The UK government has pushed back the timetable by six months to introduce post-Brexit border checks on goods coming into the country from the European Union in order to relieve pressure on importers grappling with the coronavirus crisis.
It is the second time the border inspections have been delayed and confirm swirling speculation earlier in the week that some relaxation on planned controls was in the pipeline.
While the EU put in place checks for produce exported from the UK at the start of this year as the transition period to leave the trading bloc expired, London postponed the partial implementation on foods until 1 April and full checks until July to give companies more time to prepare.
The UK’s Brexit minister Lord David Frost said of the delays: “We will now introduce border controls broadly six months later than planned to give traders time to focus on getting back on their feet as the economy opens up after a difficult year.”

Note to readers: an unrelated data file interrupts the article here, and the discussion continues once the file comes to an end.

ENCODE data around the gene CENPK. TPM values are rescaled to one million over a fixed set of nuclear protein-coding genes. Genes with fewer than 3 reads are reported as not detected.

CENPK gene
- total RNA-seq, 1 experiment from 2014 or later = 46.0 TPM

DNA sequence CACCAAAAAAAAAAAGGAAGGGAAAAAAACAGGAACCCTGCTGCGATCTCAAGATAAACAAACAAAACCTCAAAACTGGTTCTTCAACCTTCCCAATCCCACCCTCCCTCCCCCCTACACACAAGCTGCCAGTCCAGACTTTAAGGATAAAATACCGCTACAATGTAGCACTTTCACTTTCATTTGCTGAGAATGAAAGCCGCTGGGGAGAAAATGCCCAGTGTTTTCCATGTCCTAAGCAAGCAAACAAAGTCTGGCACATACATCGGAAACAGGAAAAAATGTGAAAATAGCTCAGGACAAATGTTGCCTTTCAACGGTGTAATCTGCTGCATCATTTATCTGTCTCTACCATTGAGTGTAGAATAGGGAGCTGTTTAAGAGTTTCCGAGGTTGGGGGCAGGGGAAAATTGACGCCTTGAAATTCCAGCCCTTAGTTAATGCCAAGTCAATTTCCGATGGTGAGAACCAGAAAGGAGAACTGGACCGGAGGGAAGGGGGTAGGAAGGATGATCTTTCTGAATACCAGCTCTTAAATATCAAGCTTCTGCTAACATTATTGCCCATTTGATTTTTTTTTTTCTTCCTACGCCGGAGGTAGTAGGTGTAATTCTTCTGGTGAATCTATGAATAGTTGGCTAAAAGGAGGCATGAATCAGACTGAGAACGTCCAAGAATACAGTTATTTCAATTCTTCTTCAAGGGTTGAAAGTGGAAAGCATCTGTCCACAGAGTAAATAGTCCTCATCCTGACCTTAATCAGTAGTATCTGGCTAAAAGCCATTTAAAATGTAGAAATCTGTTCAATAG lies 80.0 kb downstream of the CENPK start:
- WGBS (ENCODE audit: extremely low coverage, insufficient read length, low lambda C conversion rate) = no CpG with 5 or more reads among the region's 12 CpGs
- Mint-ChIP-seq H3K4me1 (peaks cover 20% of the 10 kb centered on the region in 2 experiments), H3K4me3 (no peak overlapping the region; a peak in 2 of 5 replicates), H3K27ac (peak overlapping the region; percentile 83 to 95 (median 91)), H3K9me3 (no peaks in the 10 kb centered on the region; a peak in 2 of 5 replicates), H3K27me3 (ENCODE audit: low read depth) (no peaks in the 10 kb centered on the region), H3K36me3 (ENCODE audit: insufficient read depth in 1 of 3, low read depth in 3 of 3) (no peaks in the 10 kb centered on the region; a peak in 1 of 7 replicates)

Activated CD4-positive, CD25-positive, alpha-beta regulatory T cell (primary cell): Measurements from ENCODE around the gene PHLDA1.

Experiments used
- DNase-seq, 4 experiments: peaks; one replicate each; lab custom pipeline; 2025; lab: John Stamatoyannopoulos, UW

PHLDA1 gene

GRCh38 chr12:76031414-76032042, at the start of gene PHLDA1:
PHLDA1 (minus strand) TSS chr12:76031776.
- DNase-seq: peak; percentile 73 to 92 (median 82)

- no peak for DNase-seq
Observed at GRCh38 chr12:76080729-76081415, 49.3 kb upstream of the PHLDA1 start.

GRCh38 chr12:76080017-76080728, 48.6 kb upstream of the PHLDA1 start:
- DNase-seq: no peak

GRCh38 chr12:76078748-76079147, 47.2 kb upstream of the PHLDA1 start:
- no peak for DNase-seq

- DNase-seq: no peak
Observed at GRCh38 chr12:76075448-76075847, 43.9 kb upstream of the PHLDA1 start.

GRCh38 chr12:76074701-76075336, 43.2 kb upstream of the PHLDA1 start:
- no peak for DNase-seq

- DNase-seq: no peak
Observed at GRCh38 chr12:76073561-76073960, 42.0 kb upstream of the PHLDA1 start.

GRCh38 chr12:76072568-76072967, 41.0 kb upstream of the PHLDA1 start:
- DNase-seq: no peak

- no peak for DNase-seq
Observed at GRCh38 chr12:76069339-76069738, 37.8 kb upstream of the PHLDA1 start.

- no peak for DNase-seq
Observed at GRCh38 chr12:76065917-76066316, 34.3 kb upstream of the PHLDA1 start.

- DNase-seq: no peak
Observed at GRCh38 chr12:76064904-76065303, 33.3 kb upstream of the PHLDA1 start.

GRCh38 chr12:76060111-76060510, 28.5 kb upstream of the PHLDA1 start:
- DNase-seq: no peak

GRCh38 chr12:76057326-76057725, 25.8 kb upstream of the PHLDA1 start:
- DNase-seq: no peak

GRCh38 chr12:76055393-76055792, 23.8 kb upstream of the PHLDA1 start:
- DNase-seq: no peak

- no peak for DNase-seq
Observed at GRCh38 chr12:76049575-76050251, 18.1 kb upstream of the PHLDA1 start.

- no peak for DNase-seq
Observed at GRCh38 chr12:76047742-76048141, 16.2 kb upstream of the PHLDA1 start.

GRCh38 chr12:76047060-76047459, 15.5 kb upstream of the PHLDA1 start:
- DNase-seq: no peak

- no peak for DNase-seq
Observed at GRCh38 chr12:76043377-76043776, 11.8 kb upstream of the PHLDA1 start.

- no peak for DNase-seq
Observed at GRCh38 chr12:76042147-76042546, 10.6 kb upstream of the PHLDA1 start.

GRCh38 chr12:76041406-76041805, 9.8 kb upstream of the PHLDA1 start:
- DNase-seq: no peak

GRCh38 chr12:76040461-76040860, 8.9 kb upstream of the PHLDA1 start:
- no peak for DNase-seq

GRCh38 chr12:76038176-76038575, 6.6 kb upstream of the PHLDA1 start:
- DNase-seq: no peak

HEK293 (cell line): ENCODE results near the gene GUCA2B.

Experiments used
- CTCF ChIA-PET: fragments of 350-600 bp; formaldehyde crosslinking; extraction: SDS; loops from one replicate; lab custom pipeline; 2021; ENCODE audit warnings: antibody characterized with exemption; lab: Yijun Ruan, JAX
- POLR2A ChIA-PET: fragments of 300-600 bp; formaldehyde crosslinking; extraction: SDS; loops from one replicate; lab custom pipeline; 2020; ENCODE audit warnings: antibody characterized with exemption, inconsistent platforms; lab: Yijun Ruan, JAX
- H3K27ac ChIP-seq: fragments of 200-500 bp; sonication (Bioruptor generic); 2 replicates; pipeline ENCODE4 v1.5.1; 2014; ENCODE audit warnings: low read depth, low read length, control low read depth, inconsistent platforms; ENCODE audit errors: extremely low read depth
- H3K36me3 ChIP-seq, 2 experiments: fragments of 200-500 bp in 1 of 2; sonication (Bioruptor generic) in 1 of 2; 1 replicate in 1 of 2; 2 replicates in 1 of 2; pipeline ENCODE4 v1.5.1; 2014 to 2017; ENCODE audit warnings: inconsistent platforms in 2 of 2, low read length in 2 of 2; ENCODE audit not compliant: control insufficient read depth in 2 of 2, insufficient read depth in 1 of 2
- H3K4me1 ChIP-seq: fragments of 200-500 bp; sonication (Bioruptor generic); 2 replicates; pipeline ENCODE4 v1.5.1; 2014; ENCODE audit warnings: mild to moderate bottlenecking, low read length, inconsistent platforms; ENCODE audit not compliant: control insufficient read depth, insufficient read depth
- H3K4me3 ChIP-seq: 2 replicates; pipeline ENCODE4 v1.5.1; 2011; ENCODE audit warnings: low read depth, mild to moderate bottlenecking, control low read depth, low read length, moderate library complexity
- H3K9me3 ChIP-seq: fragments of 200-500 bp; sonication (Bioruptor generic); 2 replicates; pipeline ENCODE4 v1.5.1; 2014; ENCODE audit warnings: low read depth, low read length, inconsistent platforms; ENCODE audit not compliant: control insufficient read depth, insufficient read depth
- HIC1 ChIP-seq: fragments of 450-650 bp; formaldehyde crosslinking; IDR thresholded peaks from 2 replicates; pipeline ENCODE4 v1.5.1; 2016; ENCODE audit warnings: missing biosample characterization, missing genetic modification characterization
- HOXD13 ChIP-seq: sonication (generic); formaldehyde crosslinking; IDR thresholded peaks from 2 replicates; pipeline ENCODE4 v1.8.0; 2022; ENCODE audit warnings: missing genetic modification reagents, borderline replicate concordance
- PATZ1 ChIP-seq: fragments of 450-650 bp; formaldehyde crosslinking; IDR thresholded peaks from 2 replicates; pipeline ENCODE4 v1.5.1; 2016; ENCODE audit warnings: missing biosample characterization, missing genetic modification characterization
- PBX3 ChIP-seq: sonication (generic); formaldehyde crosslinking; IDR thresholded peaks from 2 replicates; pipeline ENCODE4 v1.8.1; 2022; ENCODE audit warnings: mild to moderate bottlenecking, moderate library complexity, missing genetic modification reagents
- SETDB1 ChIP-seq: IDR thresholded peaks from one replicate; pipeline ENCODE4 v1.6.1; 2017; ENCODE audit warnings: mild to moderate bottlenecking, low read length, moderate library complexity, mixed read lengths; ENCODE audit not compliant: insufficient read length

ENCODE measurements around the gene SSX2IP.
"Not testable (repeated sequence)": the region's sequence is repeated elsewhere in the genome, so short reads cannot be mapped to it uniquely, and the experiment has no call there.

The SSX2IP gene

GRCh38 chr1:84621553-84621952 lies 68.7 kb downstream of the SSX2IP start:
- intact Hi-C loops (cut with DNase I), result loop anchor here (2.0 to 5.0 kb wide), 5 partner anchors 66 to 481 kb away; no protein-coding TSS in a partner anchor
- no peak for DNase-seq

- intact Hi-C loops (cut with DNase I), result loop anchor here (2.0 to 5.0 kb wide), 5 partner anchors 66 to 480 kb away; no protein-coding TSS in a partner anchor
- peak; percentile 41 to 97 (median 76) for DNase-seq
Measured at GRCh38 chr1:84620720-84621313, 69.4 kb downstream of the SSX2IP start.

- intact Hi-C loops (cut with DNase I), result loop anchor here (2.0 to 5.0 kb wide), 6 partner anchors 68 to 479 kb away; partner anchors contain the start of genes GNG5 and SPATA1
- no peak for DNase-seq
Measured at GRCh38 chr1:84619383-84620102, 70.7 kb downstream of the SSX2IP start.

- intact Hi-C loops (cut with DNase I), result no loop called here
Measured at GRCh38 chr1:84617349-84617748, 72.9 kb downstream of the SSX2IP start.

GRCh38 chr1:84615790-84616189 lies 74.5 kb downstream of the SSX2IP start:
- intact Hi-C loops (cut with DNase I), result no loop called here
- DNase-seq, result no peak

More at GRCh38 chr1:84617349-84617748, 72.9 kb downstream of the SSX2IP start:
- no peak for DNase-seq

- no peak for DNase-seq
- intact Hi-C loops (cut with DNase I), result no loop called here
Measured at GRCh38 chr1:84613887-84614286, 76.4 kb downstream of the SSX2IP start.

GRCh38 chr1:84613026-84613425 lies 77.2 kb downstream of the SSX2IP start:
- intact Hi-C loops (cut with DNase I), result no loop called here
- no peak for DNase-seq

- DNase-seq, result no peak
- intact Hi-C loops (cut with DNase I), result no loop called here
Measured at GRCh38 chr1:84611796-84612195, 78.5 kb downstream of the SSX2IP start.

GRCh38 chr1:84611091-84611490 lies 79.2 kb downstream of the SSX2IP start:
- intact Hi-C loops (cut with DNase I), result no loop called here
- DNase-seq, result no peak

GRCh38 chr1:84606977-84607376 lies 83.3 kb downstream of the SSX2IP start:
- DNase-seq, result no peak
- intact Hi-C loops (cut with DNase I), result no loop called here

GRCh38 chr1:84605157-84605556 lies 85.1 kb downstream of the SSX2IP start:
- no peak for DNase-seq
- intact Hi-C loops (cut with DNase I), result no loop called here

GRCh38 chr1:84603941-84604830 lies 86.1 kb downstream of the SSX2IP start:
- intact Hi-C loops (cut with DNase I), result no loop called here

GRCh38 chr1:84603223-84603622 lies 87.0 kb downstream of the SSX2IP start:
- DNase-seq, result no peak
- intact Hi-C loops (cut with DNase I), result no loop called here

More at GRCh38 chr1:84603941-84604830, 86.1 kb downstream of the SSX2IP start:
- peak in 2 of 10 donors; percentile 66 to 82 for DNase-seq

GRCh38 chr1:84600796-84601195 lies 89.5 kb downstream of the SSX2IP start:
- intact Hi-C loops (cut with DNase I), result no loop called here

Health certificates on foods such as meat and milk will not now be required until October, while physical checks on animal products will be pushed back from July to January next year.
Importers of animal products will have to pre-notify officials from 1 October instead of April, while checks on live animals and some plant products will take effect next March.
Andrew Opie, the director for food at the British Retail Consortium, has said in response: "Until the infrastructure is in place, with IT systems ready and established processes for checks and paperwork, it would be foolhardy to introduce full requirements for EHC (export health certificate) documentation, pre-notification of imports, physical checks and more."
The delays set in motion by the UK give EU exporters a hassle-free entry into the country for the time being, while British exporters to the bloc are experiencing costly delays and checks at borders as they try to become accustomed to the new paperwork requirements.